The last speaker was Giuseppe Tripoli, who recognized the huge contribution the supply chain makes to the Italian economy and jobs and testified to the attention the Ministry pays to the sector.

 

 


• Shortly before the start of the Assembly, we were able to interview Eugenio Razelli, president of ANFIA and CEO of Magneti Marelli, to find out what he thinks about the important (and specular) subject of ecological cars and those that are a lot less so.

 

Mr Razelli, what do you think about electric and hybrid cars?
Hybrid and electric cars are certainly interesting and will have an increasingly important role, but I think that in the short term there is still a lot to do to develop alternative solutions - natural gas for example. Let's not forget that there are various levels of ecological cars, starting with the simplest Start&Stop systems that save energy without the need for excessive investment. Hybrid technology will spread primarily among bigger cars, those for which it is more important to reduce consumption. But for a picture of the current situation regarding electric cars, you just have to look at the recommended retail prices in any specialist magazine: the models can be counted on one hand and they cost from 12,000 to 15,000 euros more than a traditional car. This does not imply that the margins are higher but reflects the very high cost of the batteries. Certain applications excepted, I believe that it is better to aim at methane (the price is moving in the opposite direction to that for other fuels and the supply chain for systems, power units and so on is very strong in Italy) and at refinements, such as the reduction in the engine power, turbo and direct petrol injection, not to mention diesel which still has margins for increasing efficiency. Germany and France are investing in the methane network: in Italy there are about 830 stations, but there should be at least 1000 for effective coverage. Going back to electric vehicles, cars were born electric but everything stopped for over 100 years because of the problems we know about: we have to make the right decisions that are not uneconomic. Incentives, for example: they have to be "correct" in order not to run the risk of wasting resources and damaging the development of consolidated technologies without getting new ones off the ground.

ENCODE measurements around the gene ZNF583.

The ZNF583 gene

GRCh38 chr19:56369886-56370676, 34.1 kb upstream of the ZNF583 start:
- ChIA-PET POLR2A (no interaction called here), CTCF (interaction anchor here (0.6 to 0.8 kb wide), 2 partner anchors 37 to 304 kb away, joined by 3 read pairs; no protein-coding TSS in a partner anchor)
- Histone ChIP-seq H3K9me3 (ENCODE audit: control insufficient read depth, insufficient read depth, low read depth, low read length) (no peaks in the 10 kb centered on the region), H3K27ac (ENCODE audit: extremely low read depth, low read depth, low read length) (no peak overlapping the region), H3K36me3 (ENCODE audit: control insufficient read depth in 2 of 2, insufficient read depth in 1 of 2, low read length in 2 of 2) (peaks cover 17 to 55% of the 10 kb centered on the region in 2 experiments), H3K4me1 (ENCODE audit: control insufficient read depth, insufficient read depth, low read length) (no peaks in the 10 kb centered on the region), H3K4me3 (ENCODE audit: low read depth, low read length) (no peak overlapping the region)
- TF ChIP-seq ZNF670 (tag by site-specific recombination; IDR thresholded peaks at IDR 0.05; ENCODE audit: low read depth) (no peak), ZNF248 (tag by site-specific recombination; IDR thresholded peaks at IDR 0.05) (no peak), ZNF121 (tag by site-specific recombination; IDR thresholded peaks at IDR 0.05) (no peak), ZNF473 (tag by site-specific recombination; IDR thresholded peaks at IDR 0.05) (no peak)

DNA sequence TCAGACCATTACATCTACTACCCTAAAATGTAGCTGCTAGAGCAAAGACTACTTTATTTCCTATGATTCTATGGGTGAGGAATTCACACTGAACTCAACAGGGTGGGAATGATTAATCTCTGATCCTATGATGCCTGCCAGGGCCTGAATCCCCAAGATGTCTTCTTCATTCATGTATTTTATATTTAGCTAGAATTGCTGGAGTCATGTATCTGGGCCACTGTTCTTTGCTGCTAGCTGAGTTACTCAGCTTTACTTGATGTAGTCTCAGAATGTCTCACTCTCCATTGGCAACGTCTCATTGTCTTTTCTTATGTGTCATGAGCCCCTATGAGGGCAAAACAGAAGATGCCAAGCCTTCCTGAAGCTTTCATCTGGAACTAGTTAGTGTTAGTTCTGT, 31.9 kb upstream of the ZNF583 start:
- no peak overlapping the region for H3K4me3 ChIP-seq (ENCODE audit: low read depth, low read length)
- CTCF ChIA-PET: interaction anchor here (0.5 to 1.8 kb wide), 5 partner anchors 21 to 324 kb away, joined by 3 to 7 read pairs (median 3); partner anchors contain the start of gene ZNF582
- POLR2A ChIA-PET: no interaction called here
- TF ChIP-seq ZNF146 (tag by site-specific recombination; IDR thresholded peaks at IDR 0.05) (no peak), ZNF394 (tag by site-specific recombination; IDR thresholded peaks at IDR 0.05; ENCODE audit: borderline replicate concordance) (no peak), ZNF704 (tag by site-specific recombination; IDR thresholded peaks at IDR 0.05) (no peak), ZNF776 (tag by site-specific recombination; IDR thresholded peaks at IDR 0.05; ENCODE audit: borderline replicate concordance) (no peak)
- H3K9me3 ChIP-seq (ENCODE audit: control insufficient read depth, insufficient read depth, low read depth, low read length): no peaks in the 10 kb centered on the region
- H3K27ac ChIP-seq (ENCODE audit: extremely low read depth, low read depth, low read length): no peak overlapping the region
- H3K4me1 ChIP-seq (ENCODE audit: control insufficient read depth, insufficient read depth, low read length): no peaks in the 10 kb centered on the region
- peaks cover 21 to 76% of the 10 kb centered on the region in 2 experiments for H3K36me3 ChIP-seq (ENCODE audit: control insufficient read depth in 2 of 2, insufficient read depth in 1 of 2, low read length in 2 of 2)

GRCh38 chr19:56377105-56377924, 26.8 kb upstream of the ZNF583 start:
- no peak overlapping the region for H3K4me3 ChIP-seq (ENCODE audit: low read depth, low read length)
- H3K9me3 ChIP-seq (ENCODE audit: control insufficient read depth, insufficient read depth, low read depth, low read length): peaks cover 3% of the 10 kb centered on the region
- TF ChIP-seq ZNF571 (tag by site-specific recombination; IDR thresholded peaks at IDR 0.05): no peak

Even a simple Start&Stop means rethinking the engine (the crankshaft bearings, for example, are subjected to a lot of stress): is the network prepared for the new cars?